Janice: Carol makes some great points near the end of her post regarding the functions of the camera. We take so much for granted sometimes about how much photographers know and don't know. If I tell you something you already know I hope you will realize that I am not being "holier than thou," but just trying to be thorough.
I have often said that if I were in charge of the world, and could start new photographers, I would make them all use an old, fully manual, SLR camera and 35mm slide film. The older films, especially, were totally unforgiving. That meant that if you didn't get the mechanical stuff right, the photo was anywhere from awful, to unusable (you could have a totally black or totally clear slide)
. But what a great instructional tool. Modern technology makes it much more difficult to see our own mis-steps when shooting. Point and Shoot cameras are largely designed to be as "foolproof" as possible, which works well for 85% of shooting conditions and shooters. But when you want to start to control what the image result and/or get creative, you really need to be in control of the camera. Al often works in full manual mode, which gives him 100% control. And because he has a great command of the technical stuff, he is able to get the result he is planning - rather than just get lucky, or close.
I use it a lot too (but probably less than Al), but I use one of the set "modes" on my camera called Aperture Priority most often (it, too, requires that I have a full understanding of what that means and what the camera is and isn't doing). What these approaches allow us to do (within the bounds of reality) is "make" instead of "take" photographs.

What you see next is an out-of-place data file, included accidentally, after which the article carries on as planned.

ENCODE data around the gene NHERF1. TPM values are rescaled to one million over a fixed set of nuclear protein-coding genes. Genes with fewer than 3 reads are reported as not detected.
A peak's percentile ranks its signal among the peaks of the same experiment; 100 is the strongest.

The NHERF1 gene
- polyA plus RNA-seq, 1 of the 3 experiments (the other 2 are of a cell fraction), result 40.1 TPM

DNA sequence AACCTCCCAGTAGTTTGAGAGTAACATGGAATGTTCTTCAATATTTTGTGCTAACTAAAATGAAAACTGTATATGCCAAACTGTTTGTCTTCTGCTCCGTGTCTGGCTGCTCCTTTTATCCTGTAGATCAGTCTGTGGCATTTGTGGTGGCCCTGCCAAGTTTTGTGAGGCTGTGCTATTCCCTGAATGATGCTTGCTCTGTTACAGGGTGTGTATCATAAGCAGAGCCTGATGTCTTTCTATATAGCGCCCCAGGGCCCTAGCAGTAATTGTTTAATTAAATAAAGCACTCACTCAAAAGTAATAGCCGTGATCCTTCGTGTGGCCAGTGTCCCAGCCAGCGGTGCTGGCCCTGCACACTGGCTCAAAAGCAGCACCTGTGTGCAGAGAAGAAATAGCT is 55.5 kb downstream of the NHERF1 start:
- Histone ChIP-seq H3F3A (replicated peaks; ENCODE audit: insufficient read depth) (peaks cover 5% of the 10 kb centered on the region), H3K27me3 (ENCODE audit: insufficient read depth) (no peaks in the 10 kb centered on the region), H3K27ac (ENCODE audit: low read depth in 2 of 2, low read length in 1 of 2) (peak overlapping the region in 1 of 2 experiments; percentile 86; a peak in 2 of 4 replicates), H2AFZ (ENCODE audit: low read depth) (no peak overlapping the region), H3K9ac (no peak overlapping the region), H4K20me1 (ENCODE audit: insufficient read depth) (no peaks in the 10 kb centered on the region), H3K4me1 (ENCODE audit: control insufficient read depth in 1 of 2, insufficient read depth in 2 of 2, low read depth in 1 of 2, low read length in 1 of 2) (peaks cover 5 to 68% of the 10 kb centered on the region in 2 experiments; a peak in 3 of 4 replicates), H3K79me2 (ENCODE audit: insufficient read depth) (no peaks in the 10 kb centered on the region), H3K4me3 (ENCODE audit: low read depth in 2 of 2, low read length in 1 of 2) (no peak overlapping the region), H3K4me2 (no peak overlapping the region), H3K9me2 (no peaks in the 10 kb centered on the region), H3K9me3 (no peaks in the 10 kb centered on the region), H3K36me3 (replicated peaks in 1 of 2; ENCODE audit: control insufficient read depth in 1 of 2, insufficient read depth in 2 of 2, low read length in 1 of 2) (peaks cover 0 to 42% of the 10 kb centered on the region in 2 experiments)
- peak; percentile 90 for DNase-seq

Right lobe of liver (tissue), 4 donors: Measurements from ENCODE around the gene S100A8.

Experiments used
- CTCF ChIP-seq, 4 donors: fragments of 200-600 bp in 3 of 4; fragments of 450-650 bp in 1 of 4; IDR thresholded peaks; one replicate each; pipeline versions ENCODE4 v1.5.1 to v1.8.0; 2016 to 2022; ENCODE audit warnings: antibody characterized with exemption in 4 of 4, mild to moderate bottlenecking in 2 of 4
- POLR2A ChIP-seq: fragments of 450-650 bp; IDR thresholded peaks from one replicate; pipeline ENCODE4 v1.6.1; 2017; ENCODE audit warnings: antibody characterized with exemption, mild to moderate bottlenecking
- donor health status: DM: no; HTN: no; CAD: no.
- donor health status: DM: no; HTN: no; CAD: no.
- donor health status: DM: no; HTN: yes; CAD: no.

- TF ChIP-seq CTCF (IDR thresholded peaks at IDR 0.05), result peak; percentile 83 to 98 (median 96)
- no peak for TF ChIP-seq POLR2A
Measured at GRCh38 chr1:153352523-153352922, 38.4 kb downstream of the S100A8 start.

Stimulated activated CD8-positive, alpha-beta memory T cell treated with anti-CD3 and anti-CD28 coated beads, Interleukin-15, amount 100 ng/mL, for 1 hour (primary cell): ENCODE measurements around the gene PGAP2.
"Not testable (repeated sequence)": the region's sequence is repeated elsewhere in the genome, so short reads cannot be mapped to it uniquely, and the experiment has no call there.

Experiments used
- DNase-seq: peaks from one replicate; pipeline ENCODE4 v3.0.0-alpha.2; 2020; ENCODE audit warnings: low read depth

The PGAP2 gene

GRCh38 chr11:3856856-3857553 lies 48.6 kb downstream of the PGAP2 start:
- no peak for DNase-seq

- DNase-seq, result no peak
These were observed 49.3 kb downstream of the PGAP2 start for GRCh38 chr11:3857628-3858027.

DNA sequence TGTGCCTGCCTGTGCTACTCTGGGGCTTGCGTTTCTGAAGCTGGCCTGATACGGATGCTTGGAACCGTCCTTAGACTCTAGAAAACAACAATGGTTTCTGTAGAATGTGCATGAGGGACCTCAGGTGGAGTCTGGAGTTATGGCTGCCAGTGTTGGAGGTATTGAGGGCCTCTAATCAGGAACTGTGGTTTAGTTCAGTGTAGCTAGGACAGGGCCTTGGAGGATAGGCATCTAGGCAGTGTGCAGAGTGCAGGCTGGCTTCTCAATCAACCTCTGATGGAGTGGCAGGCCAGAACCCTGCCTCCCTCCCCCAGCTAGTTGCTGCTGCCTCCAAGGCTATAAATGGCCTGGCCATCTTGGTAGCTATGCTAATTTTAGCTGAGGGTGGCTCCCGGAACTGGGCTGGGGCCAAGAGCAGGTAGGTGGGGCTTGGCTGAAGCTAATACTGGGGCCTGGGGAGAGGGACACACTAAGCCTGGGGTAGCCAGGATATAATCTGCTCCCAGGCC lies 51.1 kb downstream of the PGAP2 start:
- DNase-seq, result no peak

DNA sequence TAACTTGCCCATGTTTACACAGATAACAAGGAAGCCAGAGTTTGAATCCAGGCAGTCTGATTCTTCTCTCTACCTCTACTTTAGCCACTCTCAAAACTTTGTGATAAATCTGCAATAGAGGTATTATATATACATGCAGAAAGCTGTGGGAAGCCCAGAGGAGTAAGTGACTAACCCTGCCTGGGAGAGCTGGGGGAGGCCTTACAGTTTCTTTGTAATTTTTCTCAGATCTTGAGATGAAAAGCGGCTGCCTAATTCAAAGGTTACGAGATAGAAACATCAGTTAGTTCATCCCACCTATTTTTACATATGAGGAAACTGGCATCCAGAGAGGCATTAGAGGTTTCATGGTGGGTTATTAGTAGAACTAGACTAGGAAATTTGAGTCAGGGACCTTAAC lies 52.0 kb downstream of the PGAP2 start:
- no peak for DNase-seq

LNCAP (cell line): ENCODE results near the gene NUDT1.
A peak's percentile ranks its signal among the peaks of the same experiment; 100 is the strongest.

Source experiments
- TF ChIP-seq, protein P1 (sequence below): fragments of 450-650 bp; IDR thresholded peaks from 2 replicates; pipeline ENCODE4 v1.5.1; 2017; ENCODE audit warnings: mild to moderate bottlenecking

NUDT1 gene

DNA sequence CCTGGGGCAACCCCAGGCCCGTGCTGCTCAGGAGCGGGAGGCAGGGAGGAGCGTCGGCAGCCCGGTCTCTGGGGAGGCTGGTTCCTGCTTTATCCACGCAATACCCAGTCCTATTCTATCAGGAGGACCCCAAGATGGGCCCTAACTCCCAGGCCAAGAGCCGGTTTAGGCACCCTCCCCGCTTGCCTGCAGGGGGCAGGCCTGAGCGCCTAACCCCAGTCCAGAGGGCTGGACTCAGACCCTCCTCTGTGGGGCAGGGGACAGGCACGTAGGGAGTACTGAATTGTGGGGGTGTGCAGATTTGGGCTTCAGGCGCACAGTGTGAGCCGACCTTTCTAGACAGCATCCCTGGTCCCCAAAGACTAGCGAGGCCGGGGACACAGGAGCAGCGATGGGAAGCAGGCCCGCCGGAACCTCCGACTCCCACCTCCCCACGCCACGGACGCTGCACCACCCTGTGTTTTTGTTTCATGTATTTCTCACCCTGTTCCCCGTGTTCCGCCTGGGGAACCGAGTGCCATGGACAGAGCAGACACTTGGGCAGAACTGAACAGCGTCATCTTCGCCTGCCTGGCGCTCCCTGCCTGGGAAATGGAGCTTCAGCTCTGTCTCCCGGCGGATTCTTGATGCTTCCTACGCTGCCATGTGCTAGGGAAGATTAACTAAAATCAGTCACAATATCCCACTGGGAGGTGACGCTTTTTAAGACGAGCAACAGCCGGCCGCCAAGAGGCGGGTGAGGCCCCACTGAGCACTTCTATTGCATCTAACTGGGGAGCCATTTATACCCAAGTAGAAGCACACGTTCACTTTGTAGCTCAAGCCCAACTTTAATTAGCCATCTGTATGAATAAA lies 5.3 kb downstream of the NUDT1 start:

The reason for the above (boring) explanation is that Carol mentioned "exposure compensation." Its a nice tool, but in order to understand it, IMO, you have to understand exposure theory (too long an explanation for here, but at the risk of patting myself on the back, I recommend that you read my Blog on "Getting Exposure Right" at this link: http://lightcentric.wordpress.com/2009/ ... ure-right/
. There is a series of a kind of Photography Basics that stemmed from some long e-mails to my sister a few years ago, trying to help her). To really get this stuff down, it really helps to be able to work in full manual mode. But many consumer point and shoot cameras simply do not have a "manual mode." A lot of slightly more advanced ones do, however, have "exposure compensation" buttons or dials. That is what Carol was referring to. They can be a shortcut to get you to the result you might get using full manual mode.
Another thing she mentions is the histogram (that funny, graph thing on monitor on the back of the camera). The histogram is one of the coolest tools that came along with digital. In the days of film, we didn't have this "real time" exposure measurement tool. We had to get it right and we didn't see the results until the lab delivered the prints or slides - always well after the fact. The little image on the camera monitor will show us gross errors, but it really isn't a very good tool for fine exposure judgments. The histogram is. Again, feathering my own nest, I wrote a blog explaining how the histogram works as a tool: http://lightcentric.wordpress.com/2010/ ... histogram/
These 2 tools are really useful. Once you can read the histogram, you can dial in either + or - exposure compensation to change the results of your image. The light meters are pretty good, but they don't always get it right. The exposure compensation button lets you adjust this and the histogram tells you how far you can go.